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Networks and Knowledge in Roget's Thesaurus$
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Werner Hüllen

Print publication date: 2009

Print ISBN-13: 9780199553235

Published to Oxford Scholarship Online: January 2009

DOI: 10.1093/acprof:oso/9780199553235.001.0001

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A Cognitive View of Synonymy

A Cognitive View of Synonymy

Chapter:
(p.144) 10 A Cognitive View of Synonymy
Source:
Networks and Knowledge in Roget's Thesaurus
Author(s):

Werner Hüllen

Publisher:
Oxford University Press
DOI:10.1093/acprof:oso/9780199553235.003.0010

The chapter provides a concept of synonymy which all my historical and book-orientated research has as its basis. Synonymy is not merely an anomaly in the semiotic system because it disregards the elementary rule that the difference of form creates the meaning; synonymy is a basic phenomenon of lexis because words can only be semanticized by words, which means that every word in a language has its synonyms. Besides, the rules of textual constitution demand that there be perfect synonyms to avoid repetition. However, the meaning of words is not what we find in dictionary definitions. On the level of the system, so-called synonyms are still different from each other. But in performance and within given bounds, which are delimited by the lexemes, the meanings of words adapt certain senses following the constraints of co-texts and contexts. This is a highly economic principle which avoids creating new lexemes for every shade of meaning. In performed language—not in the system created out of reflection—words can therefore also adopt perfect synonymy. These ideas are explained in greater detail and with illustrative examples. They follow the lines given by cognitive linguists (e.g. Pustejowsky, Greenberg).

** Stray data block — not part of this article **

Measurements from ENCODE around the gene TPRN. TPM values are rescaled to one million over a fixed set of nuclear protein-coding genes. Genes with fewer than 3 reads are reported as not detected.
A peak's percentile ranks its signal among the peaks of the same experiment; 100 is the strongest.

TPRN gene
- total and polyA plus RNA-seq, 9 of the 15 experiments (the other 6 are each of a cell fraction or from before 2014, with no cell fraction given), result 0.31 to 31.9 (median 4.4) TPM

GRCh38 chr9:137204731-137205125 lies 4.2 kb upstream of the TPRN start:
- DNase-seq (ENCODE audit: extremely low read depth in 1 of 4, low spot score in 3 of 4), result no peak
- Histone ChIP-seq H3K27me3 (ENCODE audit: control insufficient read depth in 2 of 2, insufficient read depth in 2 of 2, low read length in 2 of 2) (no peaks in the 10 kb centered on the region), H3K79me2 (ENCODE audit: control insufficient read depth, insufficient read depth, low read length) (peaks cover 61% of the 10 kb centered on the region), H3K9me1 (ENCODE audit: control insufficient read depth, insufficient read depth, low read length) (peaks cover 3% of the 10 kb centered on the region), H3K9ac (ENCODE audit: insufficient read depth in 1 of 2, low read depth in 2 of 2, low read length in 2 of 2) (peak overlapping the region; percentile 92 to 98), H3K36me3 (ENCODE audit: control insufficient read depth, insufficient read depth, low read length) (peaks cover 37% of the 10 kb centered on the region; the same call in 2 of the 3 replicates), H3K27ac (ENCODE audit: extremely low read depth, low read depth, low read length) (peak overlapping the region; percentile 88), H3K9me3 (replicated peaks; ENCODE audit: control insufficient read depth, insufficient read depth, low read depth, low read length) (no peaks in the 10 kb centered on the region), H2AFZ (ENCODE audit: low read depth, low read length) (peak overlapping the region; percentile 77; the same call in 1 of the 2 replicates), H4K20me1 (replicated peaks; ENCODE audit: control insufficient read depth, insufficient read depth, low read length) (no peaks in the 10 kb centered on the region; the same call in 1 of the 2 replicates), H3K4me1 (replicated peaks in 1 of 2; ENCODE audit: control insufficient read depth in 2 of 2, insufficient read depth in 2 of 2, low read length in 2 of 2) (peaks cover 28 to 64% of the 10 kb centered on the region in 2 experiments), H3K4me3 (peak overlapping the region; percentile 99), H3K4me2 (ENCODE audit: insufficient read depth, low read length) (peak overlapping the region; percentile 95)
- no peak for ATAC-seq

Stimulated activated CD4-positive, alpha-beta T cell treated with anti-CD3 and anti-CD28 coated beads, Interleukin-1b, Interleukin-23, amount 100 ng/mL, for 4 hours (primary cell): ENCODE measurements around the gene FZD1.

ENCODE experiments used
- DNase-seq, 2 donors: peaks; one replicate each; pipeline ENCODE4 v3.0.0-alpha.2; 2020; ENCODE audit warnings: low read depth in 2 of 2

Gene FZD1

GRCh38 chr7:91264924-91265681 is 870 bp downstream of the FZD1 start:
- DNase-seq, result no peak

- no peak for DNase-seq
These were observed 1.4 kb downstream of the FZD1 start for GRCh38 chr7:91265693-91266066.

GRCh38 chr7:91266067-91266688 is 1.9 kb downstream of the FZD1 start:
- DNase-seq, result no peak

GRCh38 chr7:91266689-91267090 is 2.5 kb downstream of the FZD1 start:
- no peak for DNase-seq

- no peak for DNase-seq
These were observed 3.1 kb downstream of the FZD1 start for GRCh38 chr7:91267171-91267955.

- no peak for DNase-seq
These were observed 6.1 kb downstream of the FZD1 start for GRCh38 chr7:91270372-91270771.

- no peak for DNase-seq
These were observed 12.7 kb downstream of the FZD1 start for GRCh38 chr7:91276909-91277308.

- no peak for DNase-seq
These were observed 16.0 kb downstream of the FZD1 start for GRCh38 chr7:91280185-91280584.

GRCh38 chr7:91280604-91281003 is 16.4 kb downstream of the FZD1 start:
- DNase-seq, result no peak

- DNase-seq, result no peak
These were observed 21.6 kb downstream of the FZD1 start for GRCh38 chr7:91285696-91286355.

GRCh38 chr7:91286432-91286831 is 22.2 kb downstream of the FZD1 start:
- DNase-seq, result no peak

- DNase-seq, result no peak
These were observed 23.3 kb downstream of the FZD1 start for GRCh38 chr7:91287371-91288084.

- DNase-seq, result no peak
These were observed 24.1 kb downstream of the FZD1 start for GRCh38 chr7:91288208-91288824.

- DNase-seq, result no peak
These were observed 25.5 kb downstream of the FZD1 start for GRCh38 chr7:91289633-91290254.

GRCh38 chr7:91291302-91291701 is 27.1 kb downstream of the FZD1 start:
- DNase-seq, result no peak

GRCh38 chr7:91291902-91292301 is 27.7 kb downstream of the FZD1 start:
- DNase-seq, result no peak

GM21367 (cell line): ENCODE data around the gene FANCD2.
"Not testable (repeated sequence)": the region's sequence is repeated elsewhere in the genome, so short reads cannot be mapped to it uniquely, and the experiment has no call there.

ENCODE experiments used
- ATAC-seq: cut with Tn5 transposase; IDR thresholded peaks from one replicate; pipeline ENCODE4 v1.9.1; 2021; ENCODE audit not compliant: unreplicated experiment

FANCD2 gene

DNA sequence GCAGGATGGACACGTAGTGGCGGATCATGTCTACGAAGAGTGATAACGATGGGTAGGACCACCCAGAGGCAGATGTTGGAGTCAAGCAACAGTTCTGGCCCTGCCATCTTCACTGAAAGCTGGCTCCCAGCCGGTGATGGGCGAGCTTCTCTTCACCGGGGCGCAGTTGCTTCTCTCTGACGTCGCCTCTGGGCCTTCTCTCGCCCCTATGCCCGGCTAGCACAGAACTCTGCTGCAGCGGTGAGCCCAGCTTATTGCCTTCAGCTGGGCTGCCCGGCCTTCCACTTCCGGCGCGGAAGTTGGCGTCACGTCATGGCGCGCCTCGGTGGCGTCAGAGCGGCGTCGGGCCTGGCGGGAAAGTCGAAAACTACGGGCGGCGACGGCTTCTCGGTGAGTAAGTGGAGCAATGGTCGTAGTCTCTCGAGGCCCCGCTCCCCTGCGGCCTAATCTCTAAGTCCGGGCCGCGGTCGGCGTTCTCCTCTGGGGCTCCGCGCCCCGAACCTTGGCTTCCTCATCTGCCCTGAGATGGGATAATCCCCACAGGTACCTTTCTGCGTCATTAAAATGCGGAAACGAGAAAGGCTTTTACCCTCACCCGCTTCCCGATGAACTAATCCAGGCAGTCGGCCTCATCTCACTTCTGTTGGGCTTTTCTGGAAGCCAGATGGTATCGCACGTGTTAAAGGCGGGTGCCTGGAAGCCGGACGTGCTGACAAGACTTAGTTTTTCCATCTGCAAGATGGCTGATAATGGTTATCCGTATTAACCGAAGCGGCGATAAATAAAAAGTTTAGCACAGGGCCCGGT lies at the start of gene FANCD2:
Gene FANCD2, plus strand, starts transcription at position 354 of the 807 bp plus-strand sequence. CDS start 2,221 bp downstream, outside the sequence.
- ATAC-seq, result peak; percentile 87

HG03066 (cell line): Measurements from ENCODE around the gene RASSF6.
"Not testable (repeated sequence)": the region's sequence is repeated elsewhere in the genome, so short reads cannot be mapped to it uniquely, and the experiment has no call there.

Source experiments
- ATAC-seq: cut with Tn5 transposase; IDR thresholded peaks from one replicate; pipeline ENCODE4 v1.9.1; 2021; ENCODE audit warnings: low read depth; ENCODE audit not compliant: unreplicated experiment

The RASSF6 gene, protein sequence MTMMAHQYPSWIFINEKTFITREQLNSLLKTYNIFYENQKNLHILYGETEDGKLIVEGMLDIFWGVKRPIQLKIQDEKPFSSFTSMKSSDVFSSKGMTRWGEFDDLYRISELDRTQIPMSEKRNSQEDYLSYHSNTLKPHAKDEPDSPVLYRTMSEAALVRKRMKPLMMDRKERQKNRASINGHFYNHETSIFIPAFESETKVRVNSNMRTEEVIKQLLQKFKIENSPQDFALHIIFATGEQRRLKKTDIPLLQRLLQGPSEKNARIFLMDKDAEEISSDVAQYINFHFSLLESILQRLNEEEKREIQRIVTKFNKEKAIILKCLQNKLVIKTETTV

Keywords:   cognitive framework, human mind, malleability, mental representation, linguistic competence, icon, homonymy, construal

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